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Car Dealerships – The Last To Try eCommerce

November 18, 2016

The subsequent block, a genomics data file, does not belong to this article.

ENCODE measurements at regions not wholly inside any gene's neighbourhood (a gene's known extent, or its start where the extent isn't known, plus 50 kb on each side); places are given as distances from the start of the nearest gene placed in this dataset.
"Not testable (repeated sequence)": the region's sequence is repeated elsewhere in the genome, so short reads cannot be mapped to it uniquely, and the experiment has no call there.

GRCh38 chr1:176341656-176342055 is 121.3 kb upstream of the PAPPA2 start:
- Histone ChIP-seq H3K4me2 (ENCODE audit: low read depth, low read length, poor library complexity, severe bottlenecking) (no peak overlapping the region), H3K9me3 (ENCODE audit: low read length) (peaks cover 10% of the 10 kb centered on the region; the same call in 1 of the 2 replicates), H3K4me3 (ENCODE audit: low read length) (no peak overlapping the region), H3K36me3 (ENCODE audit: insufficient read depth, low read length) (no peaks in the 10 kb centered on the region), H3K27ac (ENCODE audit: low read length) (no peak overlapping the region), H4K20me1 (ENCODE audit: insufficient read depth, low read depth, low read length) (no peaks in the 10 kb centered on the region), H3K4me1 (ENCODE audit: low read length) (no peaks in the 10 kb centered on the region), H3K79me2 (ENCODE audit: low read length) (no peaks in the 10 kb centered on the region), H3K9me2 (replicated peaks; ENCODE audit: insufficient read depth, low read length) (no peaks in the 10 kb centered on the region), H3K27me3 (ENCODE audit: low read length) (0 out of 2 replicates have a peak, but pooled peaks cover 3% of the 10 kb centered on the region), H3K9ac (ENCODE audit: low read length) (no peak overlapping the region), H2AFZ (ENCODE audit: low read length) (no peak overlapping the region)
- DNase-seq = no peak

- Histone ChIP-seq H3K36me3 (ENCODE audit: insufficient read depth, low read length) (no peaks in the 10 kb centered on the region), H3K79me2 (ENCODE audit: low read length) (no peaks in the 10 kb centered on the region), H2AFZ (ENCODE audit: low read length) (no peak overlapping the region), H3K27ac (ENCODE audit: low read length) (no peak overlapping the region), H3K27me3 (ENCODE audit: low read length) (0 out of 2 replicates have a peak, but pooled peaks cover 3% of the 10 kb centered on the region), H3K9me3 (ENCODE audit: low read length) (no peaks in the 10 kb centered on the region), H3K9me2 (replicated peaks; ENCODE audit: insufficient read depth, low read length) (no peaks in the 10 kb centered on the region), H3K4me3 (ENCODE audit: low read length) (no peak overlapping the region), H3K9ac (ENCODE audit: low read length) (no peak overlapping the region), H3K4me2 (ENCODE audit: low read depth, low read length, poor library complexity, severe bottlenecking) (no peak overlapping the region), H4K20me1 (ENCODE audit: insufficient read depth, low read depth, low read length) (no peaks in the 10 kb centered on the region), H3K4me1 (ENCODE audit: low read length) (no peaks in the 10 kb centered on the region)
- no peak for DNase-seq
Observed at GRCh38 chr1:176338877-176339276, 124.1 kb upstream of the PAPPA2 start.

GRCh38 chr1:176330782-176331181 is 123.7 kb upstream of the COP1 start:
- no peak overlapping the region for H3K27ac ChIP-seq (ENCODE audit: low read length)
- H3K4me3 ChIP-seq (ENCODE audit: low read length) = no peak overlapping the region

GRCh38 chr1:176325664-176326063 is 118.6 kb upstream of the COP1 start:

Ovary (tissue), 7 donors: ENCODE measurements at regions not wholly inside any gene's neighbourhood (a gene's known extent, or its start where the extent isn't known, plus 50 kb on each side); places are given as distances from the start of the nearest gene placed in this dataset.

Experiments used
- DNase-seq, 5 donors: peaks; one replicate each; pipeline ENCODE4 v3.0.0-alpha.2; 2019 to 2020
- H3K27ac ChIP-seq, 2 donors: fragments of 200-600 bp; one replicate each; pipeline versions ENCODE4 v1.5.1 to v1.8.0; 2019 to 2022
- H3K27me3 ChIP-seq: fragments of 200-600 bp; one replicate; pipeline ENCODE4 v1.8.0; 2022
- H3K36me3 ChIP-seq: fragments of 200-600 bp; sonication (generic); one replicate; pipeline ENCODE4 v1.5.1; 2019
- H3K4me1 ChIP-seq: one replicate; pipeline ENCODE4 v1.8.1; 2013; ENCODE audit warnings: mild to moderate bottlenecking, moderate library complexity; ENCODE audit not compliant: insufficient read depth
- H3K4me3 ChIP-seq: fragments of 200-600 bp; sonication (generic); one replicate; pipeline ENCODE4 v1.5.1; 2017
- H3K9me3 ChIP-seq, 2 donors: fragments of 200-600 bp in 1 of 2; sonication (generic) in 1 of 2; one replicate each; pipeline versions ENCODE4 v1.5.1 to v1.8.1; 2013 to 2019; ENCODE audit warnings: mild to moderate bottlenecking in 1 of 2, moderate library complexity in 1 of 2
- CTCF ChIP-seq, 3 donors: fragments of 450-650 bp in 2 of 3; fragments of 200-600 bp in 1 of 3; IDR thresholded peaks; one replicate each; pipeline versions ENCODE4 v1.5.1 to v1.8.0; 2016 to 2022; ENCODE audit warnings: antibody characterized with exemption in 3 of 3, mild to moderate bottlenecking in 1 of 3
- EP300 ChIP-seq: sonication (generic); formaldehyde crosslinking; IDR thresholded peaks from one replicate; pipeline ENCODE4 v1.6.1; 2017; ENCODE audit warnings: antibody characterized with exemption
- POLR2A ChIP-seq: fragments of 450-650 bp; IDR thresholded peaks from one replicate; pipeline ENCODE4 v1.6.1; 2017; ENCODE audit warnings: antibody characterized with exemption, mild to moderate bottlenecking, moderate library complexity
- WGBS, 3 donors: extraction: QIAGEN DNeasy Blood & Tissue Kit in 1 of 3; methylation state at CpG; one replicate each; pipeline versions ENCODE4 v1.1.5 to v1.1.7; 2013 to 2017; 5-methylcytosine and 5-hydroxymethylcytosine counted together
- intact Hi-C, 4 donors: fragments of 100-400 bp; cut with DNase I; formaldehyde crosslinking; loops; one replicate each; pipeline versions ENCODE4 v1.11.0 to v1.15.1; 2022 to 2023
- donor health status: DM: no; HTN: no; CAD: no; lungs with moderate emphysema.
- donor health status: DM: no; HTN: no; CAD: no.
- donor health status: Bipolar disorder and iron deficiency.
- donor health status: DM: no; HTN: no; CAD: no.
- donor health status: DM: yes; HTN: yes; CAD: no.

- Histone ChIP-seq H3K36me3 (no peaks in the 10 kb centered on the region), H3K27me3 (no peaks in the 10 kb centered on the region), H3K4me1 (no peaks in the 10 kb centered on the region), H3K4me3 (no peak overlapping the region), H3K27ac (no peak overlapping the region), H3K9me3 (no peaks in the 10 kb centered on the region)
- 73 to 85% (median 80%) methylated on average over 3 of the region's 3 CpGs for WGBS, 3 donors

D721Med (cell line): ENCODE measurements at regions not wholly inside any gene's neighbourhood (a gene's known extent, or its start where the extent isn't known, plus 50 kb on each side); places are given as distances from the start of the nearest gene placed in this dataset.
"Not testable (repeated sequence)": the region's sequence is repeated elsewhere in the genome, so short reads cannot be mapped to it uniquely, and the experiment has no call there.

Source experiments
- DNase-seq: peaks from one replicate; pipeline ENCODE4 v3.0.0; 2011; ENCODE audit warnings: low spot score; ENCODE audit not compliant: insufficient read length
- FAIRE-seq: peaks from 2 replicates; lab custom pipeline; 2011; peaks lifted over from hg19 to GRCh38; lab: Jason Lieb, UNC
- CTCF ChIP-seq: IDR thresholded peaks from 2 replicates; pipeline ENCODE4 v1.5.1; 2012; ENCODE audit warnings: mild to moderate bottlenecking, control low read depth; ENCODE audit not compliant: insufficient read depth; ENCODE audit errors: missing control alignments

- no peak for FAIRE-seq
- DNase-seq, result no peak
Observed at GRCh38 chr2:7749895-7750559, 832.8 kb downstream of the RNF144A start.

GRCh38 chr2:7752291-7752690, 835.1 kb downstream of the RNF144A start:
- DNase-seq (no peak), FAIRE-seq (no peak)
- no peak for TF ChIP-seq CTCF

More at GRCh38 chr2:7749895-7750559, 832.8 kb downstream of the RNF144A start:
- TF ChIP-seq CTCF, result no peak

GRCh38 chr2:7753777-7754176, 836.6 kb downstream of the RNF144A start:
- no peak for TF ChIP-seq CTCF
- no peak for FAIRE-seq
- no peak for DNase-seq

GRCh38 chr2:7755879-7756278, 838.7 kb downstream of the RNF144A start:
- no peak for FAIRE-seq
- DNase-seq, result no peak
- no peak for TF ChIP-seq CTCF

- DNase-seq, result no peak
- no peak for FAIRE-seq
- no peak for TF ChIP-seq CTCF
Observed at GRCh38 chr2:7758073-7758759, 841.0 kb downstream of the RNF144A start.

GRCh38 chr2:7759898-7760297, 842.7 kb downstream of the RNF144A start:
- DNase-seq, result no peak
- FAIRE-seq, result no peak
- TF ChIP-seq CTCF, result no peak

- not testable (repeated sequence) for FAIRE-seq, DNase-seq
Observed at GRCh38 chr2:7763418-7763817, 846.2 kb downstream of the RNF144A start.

In the automotive industry’s glory days of 1975-1997 (before the internet came and ruined everything for them), two major things were developed and maintained. 1) Customers were kept one or two steps behind, and 2) Dealerships made lots of money. These two developments were aided mostly by the salesperson and their managers’ abilities to control their customers.This, more than anything else, is why the automotive industry is the last to jump on the “Buy it Online” bandwagon. From your home or office, the dealership has no control over you. For this reason, 99% of new and used car dealers with websites use their web presence for one reason: to get you to their lot.From the safety of a computer, consumers are able to keep a separation that most car dealers do not like. They want people to not only be in front of them, but also in front of and inside the cars. It is much easier to make an emotional attachment to a vehicle that a customer is touching, smelling, seeing, and driving.Most “old school” car dealers condemn the internet as destroying their business and turning the market against them. They recognize that the internet is a great and growing marketing tool, but they do not want to use it for a pure transaction. In their minds, “who buys cars on the Internet?”The few who do offer ways to buy a car completely over the internet and via telephone are the ones who will eventually pave the way. The quality of cars, the length of warranties, and the information available to consumers are all increasing. With a bit of research, people are able to decide which vehicle fits them best without going from dealership to dealership test driving cars and collecting brochures.A Bit of ResearchNew cars are simple to research. Sites like Kelley Blue Book and Edmunds offer a smorgasbord of reviews, photos, and pricing information. Search Google for the vehicle you are considering and literally millions of results beg to be clicked and read.There are more reviews available on vehicles than there are on movies. Consumers can find virtual test drives, compare vehicles side-by-side, and even go through a “virtual test drive” that goes over every aspect of a new car before they leave their home.New cars can very easily be purchased completely from home.Used vehicles are a bit trickier, but it is still possible to get almost all of the information needed to make a decision. Classified automotive search sites like Kansas City Used Cars offer a diligent consumer can find their perfect vehicle.